Calling all enduro bikers

To some, 2016 isn't over yet, not until this weekend when the final round of the Thailand Enduro Series is completed.

The upcoming event is set to take place in the woodland around the upper reservoir of Lamtakong Jolabha Vadhana pump-storage hydroelectric power plant on Khao Yai Thiang, Nakhon Ratchasima. It will see scores of hardy mountain bikers competing to decide who will be the overall winner in each category (grouped by age and skill level) of the current four-round series which began in June last year.

For those not familiar with this kind of competition, here's enduro mountain bike racing in a nutshell. Like in a DH event, winners in an enduro race are decided by their time riding downhill. The fastest rider wins. But unlike in a DH race, enduro riders do not have the luxury of a shuttle to the trailhead; they need to get to the start point up the hill by themselves. Also unlike DH racers, enduro riders compete on not just one track in a day but several. Winners are those with the best accumulated time at the end of the day.

In this weekend's event, riders will have to race on five tracks that are called stages. Registration and the seeding run will be done on Saturday, while the actual competition on five stages will break out on Sunday.

Having heard that all of the stages, except one, are brand new trails, a friend and I recently went to check them out. It had been over two years since my previous visit to Khao Yai Thiang. This time I found construction going on near the hilltop reservoir of the Lamtakong power-plant to prepare sites for more wind turbines. Yes, apart from hydroelectricity, the plant also uses wind power to generate electricity. A new road has been built to provide access to the new turbines that will soon be installed. Without traffic, the well-paved road looked very nice for cycling.

But we weren't there for road riding. The enduro racecourses we were looking for were hidden in the woods. With the race still a week away, the organiser had not yet put up any signs or trail markers. However, phone conversations with a core member of the trail building team who was in Bangkok that afternoon made it not so difficult for us to locate the new tracks. We began on what is now set as Stage 2 of the Sunday event because the trailhead was close to old bike tracks that we used to ride on previous visits.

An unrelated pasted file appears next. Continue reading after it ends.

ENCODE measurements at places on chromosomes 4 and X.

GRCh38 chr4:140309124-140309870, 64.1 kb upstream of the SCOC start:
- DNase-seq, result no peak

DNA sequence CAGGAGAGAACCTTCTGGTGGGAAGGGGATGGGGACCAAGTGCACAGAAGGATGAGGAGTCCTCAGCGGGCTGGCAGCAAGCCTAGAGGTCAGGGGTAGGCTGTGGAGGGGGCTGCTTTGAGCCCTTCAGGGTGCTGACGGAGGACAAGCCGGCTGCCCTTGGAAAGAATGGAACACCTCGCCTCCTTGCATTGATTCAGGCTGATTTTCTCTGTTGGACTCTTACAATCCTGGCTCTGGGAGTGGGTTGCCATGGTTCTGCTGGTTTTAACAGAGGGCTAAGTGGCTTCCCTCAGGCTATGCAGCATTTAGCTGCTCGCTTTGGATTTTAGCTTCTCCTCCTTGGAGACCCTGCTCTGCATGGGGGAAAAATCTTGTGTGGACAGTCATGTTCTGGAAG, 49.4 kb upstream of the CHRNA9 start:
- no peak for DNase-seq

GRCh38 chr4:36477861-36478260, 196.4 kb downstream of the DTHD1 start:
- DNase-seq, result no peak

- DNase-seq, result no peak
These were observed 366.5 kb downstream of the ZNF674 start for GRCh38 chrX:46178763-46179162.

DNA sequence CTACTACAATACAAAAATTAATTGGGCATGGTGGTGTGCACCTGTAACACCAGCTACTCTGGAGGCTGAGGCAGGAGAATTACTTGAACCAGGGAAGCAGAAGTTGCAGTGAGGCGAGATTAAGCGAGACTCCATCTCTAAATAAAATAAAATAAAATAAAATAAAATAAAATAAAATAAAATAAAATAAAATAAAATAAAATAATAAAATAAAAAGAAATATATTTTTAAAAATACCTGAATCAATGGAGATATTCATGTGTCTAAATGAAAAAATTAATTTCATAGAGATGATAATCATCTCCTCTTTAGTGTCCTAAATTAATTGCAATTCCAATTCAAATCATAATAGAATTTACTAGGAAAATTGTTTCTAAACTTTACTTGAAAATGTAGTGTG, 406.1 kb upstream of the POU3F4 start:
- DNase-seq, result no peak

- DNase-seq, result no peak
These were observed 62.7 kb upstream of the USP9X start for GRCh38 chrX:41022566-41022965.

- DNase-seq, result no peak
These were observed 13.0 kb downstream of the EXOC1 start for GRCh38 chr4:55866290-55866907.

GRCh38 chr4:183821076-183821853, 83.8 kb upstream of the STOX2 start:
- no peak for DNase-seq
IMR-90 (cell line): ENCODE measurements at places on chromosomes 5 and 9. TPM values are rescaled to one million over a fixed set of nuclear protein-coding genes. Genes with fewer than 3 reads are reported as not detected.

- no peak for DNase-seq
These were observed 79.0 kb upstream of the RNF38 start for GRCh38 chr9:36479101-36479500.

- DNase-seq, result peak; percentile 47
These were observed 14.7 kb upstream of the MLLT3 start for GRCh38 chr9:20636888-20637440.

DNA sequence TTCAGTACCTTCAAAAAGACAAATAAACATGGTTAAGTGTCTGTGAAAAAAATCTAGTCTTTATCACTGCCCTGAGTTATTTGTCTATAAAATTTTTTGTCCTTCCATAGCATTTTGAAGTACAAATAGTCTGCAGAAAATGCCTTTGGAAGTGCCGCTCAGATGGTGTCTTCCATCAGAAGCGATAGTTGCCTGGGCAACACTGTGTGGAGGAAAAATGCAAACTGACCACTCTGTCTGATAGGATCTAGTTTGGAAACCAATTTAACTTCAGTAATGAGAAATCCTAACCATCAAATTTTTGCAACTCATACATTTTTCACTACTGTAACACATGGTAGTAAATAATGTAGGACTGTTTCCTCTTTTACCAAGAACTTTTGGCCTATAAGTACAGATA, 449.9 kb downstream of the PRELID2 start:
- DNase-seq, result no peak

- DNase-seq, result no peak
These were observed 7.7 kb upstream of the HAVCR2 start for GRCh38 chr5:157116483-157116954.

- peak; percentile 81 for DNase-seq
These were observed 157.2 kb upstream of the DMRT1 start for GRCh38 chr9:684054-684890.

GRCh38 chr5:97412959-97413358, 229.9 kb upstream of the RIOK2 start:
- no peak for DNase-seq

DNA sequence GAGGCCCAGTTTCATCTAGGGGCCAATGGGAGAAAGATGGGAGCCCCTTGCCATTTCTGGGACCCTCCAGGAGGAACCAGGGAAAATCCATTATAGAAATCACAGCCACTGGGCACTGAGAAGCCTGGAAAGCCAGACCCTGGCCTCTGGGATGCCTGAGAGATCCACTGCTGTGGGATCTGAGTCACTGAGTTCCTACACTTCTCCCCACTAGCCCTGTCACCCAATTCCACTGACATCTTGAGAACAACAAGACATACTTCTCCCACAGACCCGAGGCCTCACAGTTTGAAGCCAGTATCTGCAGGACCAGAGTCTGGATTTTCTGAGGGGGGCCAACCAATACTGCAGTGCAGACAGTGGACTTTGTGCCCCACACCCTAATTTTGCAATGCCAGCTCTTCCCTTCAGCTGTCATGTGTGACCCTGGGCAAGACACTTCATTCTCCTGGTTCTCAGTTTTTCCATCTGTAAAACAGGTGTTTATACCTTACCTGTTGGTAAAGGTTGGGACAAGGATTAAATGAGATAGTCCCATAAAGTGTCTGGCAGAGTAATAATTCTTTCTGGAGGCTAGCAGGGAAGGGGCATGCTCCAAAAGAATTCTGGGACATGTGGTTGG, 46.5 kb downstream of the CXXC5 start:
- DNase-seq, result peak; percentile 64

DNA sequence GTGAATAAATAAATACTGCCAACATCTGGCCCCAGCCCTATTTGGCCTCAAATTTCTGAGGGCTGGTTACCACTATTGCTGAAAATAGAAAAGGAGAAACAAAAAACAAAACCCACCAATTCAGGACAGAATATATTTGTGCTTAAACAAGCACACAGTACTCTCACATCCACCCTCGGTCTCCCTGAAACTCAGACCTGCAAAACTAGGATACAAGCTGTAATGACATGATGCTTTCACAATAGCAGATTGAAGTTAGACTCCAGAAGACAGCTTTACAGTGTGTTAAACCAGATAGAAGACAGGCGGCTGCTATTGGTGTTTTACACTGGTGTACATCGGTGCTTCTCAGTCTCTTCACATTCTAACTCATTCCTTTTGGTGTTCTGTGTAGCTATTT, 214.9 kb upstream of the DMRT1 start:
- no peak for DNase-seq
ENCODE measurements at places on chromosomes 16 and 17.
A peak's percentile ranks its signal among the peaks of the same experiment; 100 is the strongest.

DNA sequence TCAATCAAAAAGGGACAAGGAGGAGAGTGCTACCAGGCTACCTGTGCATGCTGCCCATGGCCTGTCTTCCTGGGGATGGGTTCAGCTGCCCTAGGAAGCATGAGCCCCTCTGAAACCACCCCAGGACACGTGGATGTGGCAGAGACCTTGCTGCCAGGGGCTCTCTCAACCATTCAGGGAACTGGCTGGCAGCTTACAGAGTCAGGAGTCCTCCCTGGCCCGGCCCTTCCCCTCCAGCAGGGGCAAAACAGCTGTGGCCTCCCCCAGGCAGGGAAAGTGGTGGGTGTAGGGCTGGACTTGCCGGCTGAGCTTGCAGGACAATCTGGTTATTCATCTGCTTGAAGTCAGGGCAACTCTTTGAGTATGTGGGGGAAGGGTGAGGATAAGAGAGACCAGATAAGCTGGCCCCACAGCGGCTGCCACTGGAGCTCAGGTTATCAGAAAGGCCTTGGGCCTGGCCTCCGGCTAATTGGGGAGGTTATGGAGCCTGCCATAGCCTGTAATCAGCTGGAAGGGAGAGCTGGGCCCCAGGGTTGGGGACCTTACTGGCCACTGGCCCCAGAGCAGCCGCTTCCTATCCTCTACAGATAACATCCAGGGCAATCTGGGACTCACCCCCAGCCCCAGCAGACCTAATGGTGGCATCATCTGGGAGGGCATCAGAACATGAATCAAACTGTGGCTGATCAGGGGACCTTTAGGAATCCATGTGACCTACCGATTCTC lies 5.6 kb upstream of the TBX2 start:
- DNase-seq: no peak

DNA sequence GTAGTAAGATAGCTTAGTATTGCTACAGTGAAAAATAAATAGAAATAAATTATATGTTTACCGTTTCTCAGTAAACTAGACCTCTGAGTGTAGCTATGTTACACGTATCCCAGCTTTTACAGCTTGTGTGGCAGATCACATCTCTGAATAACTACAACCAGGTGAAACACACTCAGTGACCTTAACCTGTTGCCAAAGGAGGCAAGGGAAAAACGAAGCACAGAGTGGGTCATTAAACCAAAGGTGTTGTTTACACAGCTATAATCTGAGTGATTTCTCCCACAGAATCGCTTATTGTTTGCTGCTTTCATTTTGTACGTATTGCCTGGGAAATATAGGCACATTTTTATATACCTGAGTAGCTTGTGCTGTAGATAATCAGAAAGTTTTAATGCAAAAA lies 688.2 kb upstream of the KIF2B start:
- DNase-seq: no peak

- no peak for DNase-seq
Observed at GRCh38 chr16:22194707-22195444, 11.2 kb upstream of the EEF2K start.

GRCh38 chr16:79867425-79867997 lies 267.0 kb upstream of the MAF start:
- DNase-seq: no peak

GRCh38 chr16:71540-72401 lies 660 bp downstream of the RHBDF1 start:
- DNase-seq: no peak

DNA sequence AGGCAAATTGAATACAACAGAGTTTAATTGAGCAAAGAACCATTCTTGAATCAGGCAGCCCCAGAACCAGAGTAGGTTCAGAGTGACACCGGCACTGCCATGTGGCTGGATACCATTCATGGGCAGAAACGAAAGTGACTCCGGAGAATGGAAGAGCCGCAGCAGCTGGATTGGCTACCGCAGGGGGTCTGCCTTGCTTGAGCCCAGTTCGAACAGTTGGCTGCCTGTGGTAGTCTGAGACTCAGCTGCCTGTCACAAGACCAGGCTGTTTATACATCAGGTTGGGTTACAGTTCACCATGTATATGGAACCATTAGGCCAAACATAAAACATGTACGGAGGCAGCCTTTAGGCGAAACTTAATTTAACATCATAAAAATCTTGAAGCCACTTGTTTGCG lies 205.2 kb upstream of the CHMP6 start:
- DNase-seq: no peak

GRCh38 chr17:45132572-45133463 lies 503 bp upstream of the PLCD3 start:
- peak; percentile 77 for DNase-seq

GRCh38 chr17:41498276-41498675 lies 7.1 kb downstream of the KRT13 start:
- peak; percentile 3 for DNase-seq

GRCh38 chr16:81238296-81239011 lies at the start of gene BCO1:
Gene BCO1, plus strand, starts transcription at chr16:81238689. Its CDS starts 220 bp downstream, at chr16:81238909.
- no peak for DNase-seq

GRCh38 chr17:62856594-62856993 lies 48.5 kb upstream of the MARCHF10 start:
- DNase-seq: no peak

Measuring 3.2km, Stage 2 is the longest of the five Enduro courses. It twists its way through the wilderness that covers a slightly rolling terrain, which means you need to pedal in certain sections to maintain speed. Except for a thigh-high drop off, it's a smooth ride on a full-suspension bike. However, what seems like an easy trail can turn into an untameable beast on race day when everybody tries to go the fastest they can. To get to the other end of the trail with good time requires good line judgement (for example, some S-curves can be passed through on a straight line), proper timing for pedalling and precise use of gear. Too much speed at a sharp turn can shoot you off the track and cost you several precious seconds.

Surprisingly, soon after we finished riding and taking photos of Stage 2 there was unseasonal rain. That was good news for the racers this weekend because the surface of the newly built tracks would be harder after the ground dries up. For my buddy and I that late afternoon, it meant our bike wheels would be covered with mud.

But our real concern was the lowering Sun. By the time we finished Stage 1, it was almost dark so trying the other trails was out of question. Stage 3 is part of an old DH track I came to race on two years ago, while Stage 5 is an extension of it. Stage 4 runs in parallel with 3 and 5 but on the other side of the road.

To sum it up, from my first-hand experience and what I was told by the trail builder, the final round of the Thailand Enduro Series won't be as rugged as the previous three. Still, if you want to win, it won't be easy. I wish all racers have a great time and good result this weekend.

Well, see you here again next Thursday. Until then, if you have questions, news or biking insights you wish to share, please feel free to send an email to or go to Freewheel Bangkok community page on Facebook.

Pongpet Mekloy is the Bangkok Post's travel editor and a mountain bike freak.

Thailand Enduro Series tracks at LamTakong Power Plant, Khao Yai Thiang, Nakhon Ratchasima

GPS co-ordinates (hilltop reservoir): 14º48'01.56 N 101º33'31.00 E

Trail condition: Purpose-built single- and double-tracks.

Distance: The race tracks range from 1.1km-3.2km but Khao Yai Thiang also has other trails you can explore, not to mention the virtually traffic-free roads.

Getting there: From Bangkok, take Highway 2 (Mitraphap) past Pak Chong and soon you'll see the man-made lake behind Lam Takhong Dam on the left-hand side. Khao Yai Thiang is the mountain on the other side of the highway. Continue until you find the gate of the Electricity Generating Authority's Lamtakong Power Plant. The road up Khao Yai Thiang is on the other side of the highway.

Parking: There's a big parking lot near the hilltop reservoir.

Food & drinks: A number of restaurants are available in communities on the mountain.

What your family can enjoy while waiting: They can watch the racers in action.

Accommodation: On Khao Yai Thiang, there are loads of resorts, some of which boast rooms with scenic view.

Local contact: For the race this weekend, visit or its namesake Facebook page. After the event, call local rider Mat on 084-552-9005.


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